IBHS posted a blog on a recent FAC Coalition post-wildfire assessment done in Colorado, and we thought our readers would be interested in the news as well, so we have shared the post below.
Recently, IBHS researchers and representatives from NFPA's Firewise Program, International Association of Fire Chiefs (IAFC), and the USDA Forest Service spent three days assessing homes affected by wildfire in the Colorado Springs area. This important research will help reinforce best practices for protecting homes against future fires and will provide additional insight into the importance of protecting homes against wind-blown embers.
This cooperative effort was initiated by the Forest Service as part of the Fire Adapted Communities Coalition, of which IBHS, NFPA and IAFC are members. The researchers examined a representative sample of about 35 homes, located in the Mountain Shadows and Cedar Heights communities that were hard hit by the recent wildfires. Nearly 350 homes were destroyed. The weeks after a wildfire strikes offer a limited window for researchers to examine what is left of homes that were burned and to examine the features that may have allowed other homes to survive the fire.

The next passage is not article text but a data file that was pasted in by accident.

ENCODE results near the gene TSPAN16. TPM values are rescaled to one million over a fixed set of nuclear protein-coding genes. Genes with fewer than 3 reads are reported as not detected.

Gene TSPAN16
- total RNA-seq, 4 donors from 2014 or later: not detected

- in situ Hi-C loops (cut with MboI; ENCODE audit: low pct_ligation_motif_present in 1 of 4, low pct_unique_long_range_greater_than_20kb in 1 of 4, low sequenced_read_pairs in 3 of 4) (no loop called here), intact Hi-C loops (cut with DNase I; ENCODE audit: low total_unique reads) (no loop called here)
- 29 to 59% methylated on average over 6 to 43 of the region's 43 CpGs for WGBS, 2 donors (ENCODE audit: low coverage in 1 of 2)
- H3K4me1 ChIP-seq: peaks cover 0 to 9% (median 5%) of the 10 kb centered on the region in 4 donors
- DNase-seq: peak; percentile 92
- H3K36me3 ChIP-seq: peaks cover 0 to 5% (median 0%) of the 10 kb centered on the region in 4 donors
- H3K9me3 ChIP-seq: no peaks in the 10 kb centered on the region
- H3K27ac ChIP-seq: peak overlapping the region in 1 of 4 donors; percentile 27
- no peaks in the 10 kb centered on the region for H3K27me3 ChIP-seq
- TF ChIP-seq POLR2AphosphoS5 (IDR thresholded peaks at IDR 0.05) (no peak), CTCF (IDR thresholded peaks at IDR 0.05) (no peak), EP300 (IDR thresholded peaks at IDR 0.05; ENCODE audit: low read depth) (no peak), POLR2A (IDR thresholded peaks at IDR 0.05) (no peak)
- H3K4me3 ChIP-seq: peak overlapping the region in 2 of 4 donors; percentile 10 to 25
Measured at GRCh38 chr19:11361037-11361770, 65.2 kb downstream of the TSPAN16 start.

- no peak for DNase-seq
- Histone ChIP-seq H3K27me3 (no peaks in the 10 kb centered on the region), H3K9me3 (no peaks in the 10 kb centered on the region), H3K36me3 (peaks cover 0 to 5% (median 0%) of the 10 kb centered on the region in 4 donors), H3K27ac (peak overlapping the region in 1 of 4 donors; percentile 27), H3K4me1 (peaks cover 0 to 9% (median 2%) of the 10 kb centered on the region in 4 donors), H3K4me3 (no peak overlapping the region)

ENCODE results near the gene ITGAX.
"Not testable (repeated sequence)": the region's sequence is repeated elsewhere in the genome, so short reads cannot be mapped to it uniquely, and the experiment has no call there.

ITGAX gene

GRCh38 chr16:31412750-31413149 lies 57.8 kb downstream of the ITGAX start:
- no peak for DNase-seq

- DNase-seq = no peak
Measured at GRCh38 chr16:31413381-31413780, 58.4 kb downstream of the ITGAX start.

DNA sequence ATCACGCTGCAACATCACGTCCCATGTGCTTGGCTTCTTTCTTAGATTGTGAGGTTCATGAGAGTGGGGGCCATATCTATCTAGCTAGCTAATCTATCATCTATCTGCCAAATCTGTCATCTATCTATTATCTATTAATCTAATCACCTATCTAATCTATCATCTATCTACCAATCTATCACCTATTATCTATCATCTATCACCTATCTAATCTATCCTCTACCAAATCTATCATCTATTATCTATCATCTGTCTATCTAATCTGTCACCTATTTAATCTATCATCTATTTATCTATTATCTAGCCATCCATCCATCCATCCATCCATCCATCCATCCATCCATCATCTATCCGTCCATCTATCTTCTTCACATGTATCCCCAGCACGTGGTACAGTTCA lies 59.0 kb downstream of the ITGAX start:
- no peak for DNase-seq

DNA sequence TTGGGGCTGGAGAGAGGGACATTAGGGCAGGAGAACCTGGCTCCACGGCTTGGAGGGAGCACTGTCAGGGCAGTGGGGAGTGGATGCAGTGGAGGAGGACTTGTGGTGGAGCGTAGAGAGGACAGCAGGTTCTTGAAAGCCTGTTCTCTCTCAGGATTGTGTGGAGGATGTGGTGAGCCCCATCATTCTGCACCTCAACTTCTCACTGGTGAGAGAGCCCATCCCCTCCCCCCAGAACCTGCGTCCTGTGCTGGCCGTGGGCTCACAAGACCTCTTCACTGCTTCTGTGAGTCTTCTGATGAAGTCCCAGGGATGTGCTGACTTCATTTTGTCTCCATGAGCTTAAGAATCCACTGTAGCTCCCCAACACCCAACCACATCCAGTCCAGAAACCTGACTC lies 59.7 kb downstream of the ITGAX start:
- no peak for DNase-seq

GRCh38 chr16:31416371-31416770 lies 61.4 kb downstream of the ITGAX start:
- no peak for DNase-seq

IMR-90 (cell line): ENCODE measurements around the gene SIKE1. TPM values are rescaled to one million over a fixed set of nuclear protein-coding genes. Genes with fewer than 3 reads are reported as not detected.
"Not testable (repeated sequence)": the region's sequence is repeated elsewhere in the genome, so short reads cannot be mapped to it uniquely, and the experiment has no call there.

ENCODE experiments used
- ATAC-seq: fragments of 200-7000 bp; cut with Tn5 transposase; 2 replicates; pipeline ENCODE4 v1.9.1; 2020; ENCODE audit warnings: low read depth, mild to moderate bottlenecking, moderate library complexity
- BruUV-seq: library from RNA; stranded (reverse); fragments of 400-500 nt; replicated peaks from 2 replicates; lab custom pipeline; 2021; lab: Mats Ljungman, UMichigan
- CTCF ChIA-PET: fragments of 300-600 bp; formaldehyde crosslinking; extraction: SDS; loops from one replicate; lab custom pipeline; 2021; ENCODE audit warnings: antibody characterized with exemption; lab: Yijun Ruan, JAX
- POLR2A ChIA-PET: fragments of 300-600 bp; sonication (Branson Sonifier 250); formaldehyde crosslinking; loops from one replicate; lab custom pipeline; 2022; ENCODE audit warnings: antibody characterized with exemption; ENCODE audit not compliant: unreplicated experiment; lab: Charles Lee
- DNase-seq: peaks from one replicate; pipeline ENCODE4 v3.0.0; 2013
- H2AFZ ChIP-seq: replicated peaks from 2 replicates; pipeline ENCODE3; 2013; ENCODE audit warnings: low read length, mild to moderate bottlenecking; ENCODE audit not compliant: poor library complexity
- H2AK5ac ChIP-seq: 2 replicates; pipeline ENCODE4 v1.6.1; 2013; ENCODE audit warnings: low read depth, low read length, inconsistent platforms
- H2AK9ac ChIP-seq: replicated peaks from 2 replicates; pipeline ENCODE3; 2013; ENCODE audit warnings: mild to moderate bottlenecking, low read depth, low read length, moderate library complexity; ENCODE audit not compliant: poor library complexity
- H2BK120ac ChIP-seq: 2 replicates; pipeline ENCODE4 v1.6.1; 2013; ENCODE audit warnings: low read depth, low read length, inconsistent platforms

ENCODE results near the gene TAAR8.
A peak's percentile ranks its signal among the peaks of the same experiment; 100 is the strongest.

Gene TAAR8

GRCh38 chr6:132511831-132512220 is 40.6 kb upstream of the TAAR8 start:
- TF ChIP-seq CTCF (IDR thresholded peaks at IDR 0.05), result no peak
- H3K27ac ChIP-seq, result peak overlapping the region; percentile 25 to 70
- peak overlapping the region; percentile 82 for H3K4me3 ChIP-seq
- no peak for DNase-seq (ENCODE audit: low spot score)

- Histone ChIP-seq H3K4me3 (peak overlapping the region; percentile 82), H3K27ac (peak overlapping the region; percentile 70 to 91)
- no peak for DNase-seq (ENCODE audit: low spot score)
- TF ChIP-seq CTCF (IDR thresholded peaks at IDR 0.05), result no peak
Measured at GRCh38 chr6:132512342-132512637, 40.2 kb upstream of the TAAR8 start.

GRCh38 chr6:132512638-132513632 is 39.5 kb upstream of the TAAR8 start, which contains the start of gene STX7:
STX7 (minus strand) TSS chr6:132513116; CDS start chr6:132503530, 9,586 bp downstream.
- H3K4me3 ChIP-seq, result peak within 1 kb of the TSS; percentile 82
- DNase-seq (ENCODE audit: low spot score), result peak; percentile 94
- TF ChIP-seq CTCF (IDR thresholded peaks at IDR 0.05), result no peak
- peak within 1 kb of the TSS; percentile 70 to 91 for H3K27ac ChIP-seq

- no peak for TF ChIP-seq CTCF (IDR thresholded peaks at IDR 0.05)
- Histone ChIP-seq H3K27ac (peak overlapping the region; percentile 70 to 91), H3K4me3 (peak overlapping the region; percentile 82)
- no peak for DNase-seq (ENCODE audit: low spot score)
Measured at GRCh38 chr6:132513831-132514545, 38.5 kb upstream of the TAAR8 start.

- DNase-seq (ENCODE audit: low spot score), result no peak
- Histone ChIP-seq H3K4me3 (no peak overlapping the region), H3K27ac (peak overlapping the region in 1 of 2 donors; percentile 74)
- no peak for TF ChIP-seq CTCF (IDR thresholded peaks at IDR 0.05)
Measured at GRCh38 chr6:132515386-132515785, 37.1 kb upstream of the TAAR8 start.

As is often the case after a disaster, the Mountain Shadows community remains off limits to the general public due to the widespread damage. The research team was able to gain access through escorts from the Division of the Fire Marshal within the Colorado Springs Fire Department under the guidance of Fire Marshal Brett Lacey, Wildfire Mitigation Program Coordinator Andrew Notbohm and Wildfire Mitigation Section Manager Christina Randall.
Researchers used an assessment form originally developed by the National Institute for Standards and Technology (NIST), which was modified by IBHS for the purposes of this field assessment.
IBHS Senior Scientist Dr. Steve Quarles, who along with Senior Engineering Manager Rem Brown P.E., participated in the research, explained the goal of the field work was to examine situations where fires spread from home to home and those where homes were ignited directly by the wildland fire.